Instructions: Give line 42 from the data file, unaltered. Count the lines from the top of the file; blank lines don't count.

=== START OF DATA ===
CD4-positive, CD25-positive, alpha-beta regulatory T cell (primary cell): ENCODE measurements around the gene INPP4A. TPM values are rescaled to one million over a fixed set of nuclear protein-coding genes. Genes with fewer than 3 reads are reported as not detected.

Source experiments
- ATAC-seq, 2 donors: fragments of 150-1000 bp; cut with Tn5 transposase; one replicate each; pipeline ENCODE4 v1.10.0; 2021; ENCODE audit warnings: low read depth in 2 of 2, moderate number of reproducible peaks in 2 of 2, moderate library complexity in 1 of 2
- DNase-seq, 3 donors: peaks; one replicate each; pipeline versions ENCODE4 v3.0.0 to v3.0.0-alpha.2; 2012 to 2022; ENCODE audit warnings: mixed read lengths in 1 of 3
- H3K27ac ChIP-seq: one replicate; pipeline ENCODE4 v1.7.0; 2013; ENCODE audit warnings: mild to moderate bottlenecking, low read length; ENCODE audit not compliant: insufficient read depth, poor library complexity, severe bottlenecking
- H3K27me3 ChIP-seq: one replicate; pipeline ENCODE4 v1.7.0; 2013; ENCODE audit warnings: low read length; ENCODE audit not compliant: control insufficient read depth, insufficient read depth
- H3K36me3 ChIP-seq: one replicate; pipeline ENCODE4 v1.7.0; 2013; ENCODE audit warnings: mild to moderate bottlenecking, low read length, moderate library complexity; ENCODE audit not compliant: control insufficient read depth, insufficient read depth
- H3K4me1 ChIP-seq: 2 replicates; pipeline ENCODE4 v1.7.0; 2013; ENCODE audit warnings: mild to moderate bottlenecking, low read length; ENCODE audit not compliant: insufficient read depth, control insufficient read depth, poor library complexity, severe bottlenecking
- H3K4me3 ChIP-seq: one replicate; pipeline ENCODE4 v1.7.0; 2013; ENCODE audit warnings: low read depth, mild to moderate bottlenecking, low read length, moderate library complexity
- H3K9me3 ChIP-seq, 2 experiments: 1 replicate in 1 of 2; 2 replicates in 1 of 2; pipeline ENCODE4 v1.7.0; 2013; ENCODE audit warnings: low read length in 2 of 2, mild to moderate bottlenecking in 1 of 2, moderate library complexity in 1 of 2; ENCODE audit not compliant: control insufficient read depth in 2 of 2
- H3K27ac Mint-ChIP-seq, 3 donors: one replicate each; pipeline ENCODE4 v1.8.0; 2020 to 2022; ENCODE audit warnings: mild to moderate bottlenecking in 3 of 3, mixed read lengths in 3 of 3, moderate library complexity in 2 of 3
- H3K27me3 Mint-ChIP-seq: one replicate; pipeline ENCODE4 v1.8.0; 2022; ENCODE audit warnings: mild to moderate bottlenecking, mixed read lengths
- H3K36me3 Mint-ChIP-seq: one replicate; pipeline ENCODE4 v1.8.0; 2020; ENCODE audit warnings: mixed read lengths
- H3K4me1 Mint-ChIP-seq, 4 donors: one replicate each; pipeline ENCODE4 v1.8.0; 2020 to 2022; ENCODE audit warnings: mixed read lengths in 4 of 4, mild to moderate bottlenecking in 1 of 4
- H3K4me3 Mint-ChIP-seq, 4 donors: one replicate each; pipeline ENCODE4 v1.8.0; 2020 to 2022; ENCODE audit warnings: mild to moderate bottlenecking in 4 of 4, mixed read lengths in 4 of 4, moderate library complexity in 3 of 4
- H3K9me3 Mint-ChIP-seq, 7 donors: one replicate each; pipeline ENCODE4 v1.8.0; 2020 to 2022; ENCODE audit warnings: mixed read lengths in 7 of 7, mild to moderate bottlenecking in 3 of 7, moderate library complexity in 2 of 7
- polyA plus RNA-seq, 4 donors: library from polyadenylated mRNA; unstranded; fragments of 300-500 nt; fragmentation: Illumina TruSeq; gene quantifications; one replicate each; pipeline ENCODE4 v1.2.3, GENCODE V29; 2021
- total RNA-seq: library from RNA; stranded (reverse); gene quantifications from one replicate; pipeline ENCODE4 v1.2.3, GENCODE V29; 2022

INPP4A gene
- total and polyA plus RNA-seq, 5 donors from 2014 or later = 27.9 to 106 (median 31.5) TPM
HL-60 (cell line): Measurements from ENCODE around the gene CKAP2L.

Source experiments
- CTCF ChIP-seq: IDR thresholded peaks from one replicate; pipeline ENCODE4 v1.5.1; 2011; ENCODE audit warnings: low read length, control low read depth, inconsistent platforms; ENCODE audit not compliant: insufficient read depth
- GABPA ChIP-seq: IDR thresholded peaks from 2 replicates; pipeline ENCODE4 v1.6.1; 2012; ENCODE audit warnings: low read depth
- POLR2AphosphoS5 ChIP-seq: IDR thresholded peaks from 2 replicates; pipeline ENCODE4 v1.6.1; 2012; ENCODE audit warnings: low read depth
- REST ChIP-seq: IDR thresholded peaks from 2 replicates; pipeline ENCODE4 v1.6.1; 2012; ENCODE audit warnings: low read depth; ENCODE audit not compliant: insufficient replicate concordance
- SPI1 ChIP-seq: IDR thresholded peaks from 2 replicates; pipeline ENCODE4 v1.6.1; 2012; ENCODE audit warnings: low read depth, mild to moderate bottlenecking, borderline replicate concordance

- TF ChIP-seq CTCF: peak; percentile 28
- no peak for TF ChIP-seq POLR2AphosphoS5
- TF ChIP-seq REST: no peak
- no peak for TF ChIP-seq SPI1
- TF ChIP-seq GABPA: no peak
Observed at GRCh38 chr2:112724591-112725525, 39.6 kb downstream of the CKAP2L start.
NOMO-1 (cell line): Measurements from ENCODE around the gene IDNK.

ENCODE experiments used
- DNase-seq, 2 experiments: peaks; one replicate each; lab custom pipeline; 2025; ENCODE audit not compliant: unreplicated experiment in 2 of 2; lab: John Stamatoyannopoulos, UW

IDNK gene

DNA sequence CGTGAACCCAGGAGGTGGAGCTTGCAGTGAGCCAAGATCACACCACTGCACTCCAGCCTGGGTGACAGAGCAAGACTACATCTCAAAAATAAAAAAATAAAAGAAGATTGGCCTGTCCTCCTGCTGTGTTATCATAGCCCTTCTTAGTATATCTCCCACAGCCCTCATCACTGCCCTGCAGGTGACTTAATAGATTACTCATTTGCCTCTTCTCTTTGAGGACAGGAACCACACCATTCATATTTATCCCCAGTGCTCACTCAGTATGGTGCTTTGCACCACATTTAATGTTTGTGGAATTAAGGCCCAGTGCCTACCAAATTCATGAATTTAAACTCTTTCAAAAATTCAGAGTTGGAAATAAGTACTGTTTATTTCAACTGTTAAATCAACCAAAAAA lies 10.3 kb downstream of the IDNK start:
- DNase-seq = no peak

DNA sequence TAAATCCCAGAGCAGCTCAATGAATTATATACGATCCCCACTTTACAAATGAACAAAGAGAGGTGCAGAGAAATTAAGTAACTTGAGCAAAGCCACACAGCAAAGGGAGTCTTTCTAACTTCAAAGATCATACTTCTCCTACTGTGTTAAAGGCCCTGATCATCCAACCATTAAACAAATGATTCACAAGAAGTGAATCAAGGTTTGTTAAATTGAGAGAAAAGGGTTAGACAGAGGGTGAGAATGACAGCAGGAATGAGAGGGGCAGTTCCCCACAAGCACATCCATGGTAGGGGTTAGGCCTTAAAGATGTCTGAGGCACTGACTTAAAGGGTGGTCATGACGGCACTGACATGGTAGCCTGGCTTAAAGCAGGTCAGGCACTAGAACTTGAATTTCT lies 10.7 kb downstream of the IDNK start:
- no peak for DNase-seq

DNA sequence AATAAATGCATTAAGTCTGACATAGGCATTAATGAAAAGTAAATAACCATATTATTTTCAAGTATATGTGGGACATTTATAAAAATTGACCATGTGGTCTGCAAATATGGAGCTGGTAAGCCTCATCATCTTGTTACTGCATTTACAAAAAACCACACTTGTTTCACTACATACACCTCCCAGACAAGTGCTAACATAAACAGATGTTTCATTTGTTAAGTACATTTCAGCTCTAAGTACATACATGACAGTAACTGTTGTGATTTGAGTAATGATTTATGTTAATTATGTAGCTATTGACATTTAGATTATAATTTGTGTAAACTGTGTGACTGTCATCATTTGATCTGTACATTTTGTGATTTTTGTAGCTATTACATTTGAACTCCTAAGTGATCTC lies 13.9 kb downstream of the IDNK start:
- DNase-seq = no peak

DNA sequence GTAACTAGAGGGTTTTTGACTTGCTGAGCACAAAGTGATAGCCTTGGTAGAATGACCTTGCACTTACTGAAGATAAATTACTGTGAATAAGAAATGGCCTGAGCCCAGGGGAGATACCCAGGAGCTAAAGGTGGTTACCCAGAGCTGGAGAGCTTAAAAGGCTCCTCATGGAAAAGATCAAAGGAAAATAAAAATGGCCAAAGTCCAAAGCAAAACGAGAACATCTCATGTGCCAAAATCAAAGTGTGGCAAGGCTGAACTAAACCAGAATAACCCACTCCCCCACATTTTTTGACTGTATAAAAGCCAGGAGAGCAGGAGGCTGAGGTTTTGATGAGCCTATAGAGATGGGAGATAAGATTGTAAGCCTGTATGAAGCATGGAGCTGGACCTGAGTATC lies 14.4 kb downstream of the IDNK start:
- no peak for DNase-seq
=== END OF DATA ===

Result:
DNA sequence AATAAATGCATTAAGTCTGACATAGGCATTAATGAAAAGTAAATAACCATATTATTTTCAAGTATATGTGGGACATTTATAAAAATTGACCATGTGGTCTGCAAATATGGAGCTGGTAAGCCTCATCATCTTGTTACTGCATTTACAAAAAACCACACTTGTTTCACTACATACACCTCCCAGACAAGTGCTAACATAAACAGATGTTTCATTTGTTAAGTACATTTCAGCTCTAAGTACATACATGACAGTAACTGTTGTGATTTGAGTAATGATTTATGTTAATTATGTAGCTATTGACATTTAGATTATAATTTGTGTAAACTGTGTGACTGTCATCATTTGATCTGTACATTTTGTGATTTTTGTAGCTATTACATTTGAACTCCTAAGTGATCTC lies 13.9 kb downstream of the IDNK start: